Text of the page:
The vocal development of the pale spear-nosed bat is dependent on auditory feedback

Ella Z. Lattenkamp*, Meike Linnenschmidt, Eva Mardus, Sonja C. Vernes*, Lutz Wiegrebe, Michael Schutte*

*Corresponding author for this work

Research output: Contribution to journalArticlepeer-review

7 Citations (Scopus)
5 Downloads (Pure)

Abstract

Human vocal development and speech learning require acoustic feedback, and humans who are born deaf do not acquire a normal adult speech capacity. Most other mammals display a largely innate vocal repertoire. Like humans, bats are thought to be one of the few taxa capable of vocal learning as they can acquire new vocalizations by modifying vocalizations according to auditory experiences. We investigated the effect of acoustic deafening on the vocal development of the pale spear-nosed bat. Three juvenile pale spear-nosed bats were deafened, and their vocal development was studied in comparison with an age-matched, hearing control group. The results show that during development the deafened bats increased their vocal activity, and their vocalizations were substantially altered, being much shorter, higher in pitch, and more aperiodic than the vocalizations of the control animals. The pale spear-nosed bat relies on auditory feedback for vocal development and, in the absence of auditory input, species-atypical vocalizations are acquired. This work serves as a basis for further research using the pale spear-nosed bat as a mammalian model for vocal learning, and contributes to comparative studies on hearing impairment across species.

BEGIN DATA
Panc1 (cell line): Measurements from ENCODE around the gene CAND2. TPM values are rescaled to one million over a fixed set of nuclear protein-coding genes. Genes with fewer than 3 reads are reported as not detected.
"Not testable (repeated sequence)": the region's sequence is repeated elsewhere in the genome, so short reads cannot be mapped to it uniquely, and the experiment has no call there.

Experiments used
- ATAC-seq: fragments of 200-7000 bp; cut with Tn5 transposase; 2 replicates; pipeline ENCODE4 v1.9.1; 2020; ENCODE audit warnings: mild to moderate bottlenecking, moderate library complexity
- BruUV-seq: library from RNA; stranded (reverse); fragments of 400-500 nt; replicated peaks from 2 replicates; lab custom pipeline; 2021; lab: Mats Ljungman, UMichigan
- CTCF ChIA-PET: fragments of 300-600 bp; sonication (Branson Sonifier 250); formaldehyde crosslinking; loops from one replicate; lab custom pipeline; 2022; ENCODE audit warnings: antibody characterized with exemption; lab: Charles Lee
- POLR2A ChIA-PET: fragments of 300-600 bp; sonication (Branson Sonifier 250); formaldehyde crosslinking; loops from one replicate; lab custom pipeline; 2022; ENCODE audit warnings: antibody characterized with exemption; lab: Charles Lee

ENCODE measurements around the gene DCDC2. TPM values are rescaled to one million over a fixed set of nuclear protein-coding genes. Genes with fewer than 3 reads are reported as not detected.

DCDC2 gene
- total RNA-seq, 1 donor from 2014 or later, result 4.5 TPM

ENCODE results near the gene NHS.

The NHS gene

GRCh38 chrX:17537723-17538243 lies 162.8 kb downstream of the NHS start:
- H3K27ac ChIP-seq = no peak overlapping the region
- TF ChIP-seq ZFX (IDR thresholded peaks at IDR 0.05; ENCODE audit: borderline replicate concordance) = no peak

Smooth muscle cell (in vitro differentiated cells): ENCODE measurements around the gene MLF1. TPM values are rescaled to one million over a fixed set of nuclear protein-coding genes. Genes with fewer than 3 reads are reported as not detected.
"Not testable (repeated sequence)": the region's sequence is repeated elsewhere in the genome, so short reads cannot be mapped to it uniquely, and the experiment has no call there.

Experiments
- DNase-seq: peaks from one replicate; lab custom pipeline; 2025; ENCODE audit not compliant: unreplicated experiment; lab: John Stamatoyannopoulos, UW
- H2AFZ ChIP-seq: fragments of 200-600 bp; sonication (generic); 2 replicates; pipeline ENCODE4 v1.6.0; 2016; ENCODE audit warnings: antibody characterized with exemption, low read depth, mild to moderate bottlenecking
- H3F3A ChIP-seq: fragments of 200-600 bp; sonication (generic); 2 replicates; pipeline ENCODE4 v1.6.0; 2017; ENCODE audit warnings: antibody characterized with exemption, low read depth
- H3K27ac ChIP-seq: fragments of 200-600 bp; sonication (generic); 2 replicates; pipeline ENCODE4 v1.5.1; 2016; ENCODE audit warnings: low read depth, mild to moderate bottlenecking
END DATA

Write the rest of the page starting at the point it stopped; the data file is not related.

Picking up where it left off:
Original languageEnglish
Article number20200253
Number of pages6
JournalPhilosophical Transactions of the Royal Society B: Biological Sciences
Volume376
Issue number1836
Early online date6 Sept 2021
DOIs
Publication statusPublished - 25 Oct 2021

Keywords

  • Vocal development
  • Vocal learning
  • Deafening
  • Auditory feedback
  • Hearing impairment

Fingerprint

Dive into the research topics of 'The vocal development of the pale spear-nosed bat is dependent on auditory feedback'. Together they form a unique fingerprint.

Cite this